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More Egyptian women reject hijab

The hijab in Egypt has always been a matter of controversy.
Egyptian women wear full-face veils in al-Montazah district of Egypt's second city of Alexandria on March 26, 2018.

On her 26th birthday, Sarah (pseudonym), a village girl, left her rented house in Cairo in a state of psychological turmoil and with her heart racing. Upon reaching a cafe in Tahrir Square in the center of the Egyptian capital, she took off her hijab and felt free for the first time in her life.

For four years, Sarah had been wondering what her fate would be if she removed her hijab. When she finally did, she was not spared psychological violence from her relatives and neighbors in the Sharqia governorate in northern Egypt — her cousin even claimed that she was in an illegal relationship with a young man her age in Cairo, advising her mother to throw her out into the streets. 

Sarah told Al-Monitor that this made her spiral into a mental breakdown from which she is still trying to recover.

Sarah’s experience cannot be separated from the experience of many Egyptian women over the past years. With the outbreak of the Egyptian revolution on Jan. 25, 2011, Egyptian society witnessed a “clear drop in the number of women wearing veils in the street,” according to 2020 research conducted by the Khotwa Center for Documentation and Studies.

The research attributed that drop to “the freedom felt after the revolution, which led to a series of repercussions, the most prominent of which was the state of disintegration that affected many traditional values and the desire of many to get rid of the imposed social, cultural and religious restrictions, and their attempt to break all the constants, to demolish the old and rebuild on the new foundations and standards.” 

Egyptian women’s dress code has long been associated with the cultural and political situation rather than being limited to religious convictions.

With the advent of the French campaign in Egypt (1798-1801) and then its occupation by British forces (1882-1922), Western fashion spread in Egyptian streets, followed by calls for removing the hijab. Back then, Egyptian society was experiencing a movement of political, religious, cultural and intellectual liberation, and its most prominent faces included writer Qassem Amin — who for decades called for the liberation of women — and political leader Saad Zaghloul.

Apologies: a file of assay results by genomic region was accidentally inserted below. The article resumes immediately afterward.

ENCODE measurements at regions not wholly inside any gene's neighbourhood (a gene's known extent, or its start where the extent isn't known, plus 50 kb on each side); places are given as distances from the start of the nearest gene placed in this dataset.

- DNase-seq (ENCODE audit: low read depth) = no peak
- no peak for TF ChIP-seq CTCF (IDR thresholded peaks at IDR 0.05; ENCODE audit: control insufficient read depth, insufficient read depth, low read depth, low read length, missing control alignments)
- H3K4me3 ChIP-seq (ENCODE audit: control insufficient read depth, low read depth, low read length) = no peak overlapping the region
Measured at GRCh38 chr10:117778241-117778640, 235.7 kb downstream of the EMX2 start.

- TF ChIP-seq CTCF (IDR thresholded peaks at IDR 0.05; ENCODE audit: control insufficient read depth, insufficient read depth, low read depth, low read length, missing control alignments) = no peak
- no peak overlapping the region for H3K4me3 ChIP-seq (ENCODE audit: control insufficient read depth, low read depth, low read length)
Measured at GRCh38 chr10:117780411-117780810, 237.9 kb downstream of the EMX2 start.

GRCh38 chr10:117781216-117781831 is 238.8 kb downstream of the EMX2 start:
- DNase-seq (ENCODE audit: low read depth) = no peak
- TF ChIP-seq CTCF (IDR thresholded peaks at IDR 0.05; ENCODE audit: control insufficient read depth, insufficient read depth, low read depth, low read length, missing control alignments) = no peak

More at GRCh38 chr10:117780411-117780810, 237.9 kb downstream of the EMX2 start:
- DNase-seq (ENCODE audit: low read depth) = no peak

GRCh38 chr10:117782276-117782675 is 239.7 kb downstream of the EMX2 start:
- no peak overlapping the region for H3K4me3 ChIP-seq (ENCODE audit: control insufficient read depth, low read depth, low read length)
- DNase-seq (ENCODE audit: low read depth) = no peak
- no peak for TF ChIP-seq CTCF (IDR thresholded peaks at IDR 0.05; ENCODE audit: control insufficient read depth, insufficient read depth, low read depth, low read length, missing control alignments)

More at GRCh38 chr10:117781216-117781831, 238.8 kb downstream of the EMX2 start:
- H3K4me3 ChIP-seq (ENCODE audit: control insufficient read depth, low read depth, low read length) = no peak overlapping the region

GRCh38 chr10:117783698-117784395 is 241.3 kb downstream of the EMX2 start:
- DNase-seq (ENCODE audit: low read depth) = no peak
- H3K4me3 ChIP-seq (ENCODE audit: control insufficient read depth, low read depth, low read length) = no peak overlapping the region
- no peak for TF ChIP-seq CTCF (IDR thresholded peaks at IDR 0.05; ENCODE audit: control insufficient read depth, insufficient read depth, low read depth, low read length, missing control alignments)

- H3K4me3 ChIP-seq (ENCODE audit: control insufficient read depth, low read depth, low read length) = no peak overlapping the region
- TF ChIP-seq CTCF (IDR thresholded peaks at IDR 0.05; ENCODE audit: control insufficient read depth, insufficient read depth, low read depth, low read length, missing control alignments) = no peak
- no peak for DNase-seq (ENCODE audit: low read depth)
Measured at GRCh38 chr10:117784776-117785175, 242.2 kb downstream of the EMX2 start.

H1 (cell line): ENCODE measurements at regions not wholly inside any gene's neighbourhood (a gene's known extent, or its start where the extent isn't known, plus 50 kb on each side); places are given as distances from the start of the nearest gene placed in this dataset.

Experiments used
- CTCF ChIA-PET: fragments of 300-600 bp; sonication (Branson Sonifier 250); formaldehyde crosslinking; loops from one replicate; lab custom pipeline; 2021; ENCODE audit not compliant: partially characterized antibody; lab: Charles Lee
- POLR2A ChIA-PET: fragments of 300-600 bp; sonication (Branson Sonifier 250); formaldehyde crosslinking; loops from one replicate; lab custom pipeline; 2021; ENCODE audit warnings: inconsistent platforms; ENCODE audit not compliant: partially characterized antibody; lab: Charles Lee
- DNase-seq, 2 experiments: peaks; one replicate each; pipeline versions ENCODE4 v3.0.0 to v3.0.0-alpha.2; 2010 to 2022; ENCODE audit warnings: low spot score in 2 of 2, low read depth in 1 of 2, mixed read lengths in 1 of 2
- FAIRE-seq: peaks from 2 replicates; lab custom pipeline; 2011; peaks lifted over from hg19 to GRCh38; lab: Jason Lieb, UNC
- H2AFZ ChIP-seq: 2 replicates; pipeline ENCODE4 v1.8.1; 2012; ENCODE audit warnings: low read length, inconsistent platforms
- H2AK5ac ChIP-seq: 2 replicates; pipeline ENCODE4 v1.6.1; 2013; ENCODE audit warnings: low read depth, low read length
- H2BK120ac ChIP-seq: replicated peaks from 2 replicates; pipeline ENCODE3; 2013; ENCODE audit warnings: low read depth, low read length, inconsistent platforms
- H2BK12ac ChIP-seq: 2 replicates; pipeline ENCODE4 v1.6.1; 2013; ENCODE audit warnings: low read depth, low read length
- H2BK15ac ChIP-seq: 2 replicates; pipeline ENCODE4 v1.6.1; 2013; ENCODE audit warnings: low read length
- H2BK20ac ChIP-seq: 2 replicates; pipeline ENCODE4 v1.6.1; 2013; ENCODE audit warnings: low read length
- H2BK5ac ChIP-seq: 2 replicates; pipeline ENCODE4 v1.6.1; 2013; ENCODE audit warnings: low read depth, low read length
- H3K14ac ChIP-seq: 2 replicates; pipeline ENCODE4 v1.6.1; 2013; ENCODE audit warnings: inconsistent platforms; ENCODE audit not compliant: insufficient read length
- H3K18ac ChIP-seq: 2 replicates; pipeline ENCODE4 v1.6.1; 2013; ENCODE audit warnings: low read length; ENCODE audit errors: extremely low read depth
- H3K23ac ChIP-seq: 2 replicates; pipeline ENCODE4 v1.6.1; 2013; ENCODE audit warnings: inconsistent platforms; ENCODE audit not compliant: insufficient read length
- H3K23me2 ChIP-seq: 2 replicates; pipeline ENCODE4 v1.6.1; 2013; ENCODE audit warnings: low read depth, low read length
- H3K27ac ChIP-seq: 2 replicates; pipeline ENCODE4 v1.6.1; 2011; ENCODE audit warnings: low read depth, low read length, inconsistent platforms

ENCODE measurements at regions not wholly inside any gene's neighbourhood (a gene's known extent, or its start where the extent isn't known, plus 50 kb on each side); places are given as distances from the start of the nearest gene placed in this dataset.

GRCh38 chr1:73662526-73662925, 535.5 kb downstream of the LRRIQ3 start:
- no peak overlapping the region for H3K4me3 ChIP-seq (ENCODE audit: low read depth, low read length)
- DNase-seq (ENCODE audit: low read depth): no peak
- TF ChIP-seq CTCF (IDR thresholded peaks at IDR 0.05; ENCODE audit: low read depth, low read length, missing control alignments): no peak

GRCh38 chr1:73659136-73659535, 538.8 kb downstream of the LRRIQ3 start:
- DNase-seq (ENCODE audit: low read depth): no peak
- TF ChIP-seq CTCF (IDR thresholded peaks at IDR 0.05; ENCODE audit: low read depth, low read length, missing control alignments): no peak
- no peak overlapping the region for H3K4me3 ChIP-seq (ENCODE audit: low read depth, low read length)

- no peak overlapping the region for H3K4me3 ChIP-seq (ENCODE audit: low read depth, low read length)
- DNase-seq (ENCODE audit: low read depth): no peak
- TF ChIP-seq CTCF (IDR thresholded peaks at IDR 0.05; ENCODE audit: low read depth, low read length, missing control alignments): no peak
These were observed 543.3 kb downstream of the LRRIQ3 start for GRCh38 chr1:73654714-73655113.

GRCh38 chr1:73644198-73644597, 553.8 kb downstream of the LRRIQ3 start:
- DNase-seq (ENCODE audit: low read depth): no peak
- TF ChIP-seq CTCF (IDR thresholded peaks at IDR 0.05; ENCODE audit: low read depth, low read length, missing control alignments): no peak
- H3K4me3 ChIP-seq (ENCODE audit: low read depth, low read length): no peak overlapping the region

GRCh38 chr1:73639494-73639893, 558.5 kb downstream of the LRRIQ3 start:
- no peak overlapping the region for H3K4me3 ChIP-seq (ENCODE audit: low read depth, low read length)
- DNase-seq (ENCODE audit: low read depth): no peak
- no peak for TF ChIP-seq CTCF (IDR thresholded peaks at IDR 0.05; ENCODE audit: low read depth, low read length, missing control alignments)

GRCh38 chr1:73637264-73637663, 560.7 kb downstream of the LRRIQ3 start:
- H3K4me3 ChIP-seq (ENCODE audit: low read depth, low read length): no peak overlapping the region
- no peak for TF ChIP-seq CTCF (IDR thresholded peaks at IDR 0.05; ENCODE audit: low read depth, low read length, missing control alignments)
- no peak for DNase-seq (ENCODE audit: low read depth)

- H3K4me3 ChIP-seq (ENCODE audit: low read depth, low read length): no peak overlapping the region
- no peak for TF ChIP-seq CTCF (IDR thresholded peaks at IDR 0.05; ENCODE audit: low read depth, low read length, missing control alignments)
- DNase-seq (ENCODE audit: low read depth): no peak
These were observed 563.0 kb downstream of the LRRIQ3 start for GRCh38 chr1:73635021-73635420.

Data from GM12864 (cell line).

Egypt experienced a nascent liberal experience between 1924 and 1936 when it witnessed a remarkable decrease in the number of veiled women. This continued until the late 1960s when most Egyptian women began wearing short skirts and short-sleeved shirts.

The nascent socialist project was later foiled at the hands of former Egyptian President Anwar Sadat (1970-1981), as the influence of political Islam groups flourished under his era along with the massive return of Egyptian labor from the Gulf, carrying with them Wahhabi-Salafist ideas. Simultaneously, the number of women wearing veils in universities and workplaces increased.

At the end of the 1970s, Nadia (a pseudonym), who comes from a middle-class family in al-Fayoum governorate south of Cairo, was still not veiled. She told Al-Monitor, “I used to wear a short skirt and go to work in the governmental sector, and it was normal in those days.” This was before women underwent clear changes.

“Suddenly, everyone around me wore the hijab,” she said. In the early 1980s, she followed suit and was veiled at the age of 50.

Nadia's granddaughter, Yusra (pseudonym), said that she also wore the hijab in 2004 amid the spread of slogans like “Islam is the solution” in the streets of Egypt, after she was subjected to harassment when she was 13. But she had been toying with the idea of removing it for years.

Yusra, who lives in al-Haram neighborhood in Giza near Cairo, told Al-Monitor, “The hijab deprived me of wearing the clothes I wanted and feeling feminine during my adolescence.”